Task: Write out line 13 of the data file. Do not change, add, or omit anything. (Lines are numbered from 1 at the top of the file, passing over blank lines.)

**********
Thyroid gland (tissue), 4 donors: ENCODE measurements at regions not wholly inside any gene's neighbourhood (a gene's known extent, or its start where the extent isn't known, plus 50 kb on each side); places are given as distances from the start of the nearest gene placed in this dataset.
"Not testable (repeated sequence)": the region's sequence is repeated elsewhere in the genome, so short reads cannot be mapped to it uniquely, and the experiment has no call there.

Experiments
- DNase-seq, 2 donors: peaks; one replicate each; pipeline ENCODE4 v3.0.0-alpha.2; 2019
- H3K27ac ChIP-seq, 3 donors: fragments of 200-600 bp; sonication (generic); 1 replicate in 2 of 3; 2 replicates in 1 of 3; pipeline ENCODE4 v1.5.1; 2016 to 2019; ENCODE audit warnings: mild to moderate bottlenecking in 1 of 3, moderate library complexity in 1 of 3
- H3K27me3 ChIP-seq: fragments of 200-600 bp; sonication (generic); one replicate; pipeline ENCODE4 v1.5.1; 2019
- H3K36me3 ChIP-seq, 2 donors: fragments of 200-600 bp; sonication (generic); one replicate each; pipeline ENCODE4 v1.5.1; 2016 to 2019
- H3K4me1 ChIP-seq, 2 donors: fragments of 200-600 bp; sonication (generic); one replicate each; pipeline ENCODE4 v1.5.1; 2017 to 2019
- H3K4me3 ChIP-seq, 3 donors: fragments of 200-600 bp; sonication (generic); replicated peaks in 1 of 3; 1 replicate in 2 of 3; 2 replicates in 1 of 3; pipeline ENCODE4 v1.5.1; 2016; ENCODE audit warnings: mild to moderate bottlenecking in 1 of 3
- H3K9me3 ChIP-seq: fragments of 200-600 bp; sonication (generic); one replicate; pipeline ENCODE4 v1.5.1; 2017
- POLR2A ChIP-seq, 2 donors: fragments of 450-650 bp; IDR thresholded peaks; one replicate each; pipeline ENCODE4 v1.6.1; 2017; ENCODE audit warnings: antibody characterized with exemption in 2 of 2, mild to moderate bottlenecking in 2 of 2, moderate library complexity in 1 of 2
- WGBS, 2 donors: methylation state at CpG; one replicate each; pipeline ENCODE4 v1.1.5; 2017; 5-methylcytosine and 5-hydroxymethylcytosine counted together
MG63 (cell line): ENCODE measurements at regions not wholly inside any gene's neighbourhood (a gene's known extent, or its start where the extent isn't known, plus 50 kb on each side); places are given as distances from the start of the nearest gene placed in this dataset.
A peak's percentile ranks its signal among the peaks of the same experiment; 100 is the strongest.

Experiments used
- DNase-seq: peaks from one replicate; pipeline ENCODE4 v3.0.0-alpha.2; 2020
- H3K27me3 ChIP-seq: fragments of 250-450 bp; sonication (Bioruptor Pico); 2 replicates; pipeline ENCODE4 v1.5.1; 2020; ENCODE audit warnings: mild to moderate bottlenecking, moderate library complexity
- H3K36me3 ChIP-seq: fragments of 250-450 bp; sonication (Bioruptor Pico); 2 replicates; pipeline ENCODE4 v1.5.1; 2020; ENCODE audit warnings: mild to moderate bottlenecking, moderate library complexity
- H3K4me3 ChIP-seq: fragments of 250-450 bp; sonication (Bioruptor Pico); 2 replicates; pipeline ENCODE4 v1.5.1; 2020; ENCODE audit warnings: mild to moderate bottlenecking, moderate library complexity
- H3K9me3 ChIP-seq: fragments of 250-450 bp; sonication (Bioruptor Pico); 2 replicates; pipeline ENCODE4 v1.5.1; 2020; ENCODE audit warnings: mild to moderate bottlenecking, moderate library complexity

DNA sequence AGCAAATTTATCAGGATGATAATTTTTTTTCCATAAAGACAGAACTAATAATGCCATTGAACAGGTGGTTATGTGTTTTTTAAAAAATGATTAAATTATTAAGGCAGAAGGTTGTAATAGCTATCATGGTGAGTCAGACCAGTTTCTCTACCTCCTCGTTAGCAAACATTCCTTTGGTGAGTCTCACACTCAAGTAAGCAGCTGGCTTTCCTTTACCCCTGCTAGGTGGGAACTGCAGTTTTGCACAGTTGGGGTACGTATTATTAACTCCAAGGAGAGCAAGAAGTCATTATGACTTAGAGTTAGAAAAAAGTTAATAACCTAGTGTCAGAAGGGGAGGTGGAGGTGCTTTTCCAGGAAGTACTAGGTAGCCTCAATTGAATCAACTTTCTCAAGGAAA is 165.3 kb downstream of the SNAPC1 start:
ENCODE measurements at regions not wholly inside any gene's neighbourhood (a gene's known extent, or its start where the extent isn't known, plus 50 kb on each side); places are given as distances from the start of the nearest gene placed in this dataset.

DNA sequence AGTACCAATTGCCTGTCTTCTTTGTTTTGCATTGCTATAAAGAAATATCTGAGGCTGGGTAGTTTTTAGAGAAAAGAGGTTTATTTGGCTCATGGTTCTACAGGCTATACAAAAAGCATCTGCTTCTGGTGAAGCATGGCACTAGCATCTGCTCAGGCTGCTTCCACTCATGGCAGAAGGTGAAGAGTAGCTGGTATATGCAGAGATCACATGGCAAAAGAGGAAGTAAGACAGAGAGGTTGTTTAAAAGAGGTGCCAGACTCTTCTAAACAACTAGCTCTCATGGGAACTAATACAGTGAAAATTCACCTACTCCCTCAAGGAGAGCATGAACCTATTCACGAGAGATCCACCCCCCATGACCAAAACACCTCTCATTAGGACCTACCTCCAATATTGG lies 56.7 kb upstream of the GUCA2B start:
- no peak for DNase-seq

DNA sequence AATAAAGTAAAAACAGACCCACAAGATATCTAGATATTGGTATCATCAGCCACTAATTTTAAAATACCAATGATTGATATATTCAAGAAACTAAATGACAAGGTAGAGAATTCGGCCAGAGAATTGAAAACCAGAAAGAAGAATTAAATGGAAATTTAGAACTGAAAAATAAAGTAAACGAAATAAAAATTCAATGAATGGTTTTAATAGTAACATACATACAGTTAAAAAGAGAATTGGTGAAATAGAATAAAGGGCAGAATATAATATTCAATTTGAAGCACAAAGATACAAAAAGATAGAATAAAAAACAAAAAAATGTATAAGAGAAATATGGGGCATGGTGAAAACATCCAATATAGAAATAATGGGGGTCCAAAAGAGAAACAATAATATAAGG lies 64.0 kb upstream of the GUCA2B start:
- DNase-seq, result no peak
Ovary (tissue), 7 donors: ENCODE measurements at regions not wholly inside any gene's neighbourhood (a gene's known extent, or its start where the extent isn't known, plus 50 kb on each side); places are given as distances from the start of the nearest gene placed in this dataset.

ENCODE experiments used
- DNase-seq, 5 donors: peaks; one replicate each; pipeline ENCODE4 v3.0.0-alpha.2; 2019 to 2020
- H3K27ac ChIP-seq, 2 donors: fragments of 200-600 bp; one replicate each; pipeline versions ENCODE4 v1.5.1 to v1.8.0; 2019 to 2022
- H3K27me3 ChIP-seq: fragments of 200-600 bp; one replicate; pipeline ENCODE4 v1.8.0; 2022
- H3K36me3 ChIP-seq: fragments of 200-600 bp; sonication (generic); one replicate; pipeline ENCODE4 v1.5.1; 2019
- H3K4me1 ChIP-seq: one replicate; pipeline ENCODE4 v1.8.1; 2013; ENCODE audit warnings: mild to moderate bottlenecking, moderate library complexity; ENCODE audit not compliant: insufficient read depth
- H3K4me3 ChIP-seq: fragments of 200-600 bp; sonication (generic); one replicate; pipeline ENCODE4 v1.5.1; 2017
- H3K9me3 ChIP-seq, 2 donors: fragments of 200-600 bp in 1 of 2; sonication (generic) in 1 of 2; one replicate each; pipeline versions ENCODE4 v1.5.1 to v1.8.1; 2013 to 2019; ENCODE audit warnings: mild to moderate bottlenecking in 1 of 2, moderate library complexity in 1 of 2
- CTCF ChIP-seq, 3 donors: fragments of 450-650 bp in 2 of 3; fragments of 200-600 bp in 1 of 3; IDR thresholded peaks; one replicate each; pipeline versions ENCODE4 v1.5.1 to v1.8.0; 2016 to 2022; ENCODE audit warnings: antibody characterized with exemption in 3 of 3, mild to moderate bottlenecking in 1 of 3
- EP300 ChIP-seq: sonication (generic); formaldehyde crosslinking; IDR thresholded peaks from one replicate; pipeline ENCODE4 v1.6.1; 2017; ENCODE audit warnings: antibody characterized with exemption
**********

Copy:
MG63 (cell line): ENCODE measurements at regions not wholly inside any gene's neighbourhood (a gene's known extent, or its start where the extent isn't known, plus 50 kb on each side); places are given as distances from the start of the nearest gene placed in this dataset.